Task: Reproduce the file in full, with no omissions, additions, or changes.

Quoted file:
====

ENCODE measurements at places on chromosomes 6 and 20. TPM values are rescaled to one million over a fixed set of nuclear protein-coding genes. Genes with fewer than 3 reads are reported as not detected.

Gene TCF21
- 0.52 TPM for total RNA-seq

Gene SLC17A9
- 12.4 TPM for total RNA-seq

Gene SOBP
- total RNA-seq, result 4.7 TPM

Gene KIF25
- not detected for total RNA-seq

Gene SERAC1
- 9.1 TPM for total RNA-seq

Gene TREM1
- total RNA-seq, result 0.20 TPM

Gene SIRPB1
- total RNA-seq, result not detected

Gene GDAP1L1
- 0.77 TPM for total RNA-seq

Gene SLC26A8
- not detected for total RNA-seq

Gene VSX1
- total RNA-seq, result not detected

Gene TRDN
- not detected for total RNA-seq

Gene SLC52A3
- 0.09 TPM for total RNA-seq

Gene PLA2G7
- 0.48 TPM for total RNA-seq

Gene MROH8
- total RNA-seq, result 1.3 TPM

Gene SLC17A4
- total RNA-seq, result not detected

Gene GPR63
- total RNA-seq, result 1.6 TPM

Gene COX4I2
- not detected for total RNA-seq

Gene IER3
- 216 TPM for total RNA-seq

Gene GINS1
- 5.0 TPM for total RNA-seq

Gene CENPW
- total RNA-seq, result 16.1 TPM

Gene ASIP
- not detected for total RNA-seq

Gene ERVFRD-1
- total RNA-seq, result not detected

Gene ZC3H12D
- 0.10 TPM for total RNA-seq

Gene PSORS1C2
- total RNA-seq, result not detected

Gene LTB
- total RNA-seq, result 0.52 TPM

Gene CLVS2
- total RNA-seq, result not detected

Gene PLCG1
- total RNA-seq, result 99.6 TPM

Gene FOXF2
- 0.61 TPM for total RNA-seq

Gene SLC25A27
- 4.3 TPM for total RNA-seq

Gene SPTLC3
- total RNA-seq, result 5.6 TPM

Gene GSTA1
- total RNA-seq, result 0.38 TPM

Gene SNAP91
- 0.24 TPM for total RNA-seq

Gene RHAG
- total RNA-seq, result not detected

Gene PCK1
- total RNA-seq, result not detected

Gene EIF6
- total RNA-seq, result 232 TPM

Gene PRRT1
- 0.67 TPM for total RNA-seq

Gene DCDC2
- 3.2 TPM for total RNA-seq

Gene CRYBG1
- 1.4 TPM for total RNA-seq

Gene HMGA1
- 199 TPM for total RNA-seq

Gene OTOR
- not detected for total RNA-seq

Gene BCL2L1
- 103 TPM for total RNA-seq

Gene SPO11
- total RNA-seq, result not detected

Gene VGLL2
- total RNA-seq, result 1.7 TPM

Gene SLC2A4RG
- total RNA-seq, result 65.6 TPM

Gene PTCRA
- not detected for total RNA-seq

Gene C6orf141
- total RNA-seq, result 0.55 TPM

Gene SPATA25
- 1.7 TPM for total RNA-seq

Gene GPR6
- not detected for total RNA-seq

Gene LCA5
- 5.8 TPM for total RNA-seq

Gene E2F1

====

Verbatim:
ENCODE measurements at places on chromosomes 6 and 20. TPM values are rescaled to one million over a fixed set of nuclear protein-coding genes. Genes with fewer than 3 reads are reported as not detected.

Gene TCF21
- 0.52 TPM for total RNA-seq

Gene SLC17A9
- 12.4 TPM for total RNA-seq

Gene SOBP
- total RNA-seq, result 4.7 TPM

Gene KIF25
- not detected for total RNA-seq

Gene SERAC1
- 9.1 TPM for total RNA-seq

Gene TREM1
- total RNA-seq, result 0.20 TPM

Gene SIRPB1
- total RNA-seq, result not detected

Gene GDAP1L1
- 0.77 TPM for total RNA-seq

Gene SLC26A8
- not detected for total RNA-seq

Gene VSX1
- total RNA-seq, result not detected

Gene TRDN
- not detected for total RNA-seq

Gene SLC52A3
- 0.09 TPM for total RNA-seq

Gene PLA2G7
- 0.48 TPM for total RNA-seq

Gene MROH8
- total RNA-seq, result 1.3 TPM

Gene SLC17A4
- total RNA-seq, result not detected

Gene GPR63
- total RNA-seq, result 1.6 TPM

Gene COX4I2
- not detected for total RNA-seq

Gene IER3
- 216 TPM for total RNA-seq

Gene GINS1
- 5.0 TPM for total RNA-seq

Gene CENPW
- total RNA-seq, result 16.1 TPM

Gene ASIP
- not detected for total RNA-seq

Gene ERVFRD-1
- total RNA-seq, result not detected

Gene ZC3H12D
- 0.10 TPM for total RNA-seq

Gene PSORS1C2
- total RNA-seq, result not detected

Gene LTB
- total RNA-seq, result 0.52 TPM

Gene CLVS2
- total RNA-seq, result not detected

Gene PLCG1
- total RNA-seq, result 99.6 TPM

Gene FOXF2
- 0.61 TPM for total RNA-seq

Gene SLC25A27
- 4.3 TPM for total RNA-seq

Gene SPTLC3
- total RNA-seq, result 5.6 TPM

Gene GSTA1
- total RNA-seq, result 0.38 TPM

Gene SNAP91
- 0.24 TPM for total RNA-seq

Gene RHAG
- total RNA-seq, result not detected

Gene PCK1
- total RNA-seq, result not detected

Gene EIF6
- total RNA-seq, result 232 TPM

Gene PRRT1
- 0.67 TPM for total RNA-seq

Gene DCDC2
- 3.2 TPM for total RNA-seq

Gene CRYBG1
- 1.4 TPM for total RNA-seq

Gene HMGA1
- 199 TPM for total RNA-seq

Gene OTOR
- not detected for total RNA-seq

Gene BCL2L1
- 103 TPM for total RNA-seq

Gene SPO11
- total RNA-seq, result not detected

Gene VGLL2
- total RNA-seq, result 1.7 TPM

Gene SLC2A4RG
- total RNA-seq, result 65.6 TPM

Gene PTCRA
- not detected for total RNA-seq

Gene C6orf141
- total RNA-seq, result 0.55 TPM

Gene SPATA25
- 1.7 TPM for total RNA-seq

Gene GPR6
- not detected for total RNA-seq

Gene LCA5
- 5.8 TPM for total RNA-seq

Gene E2F1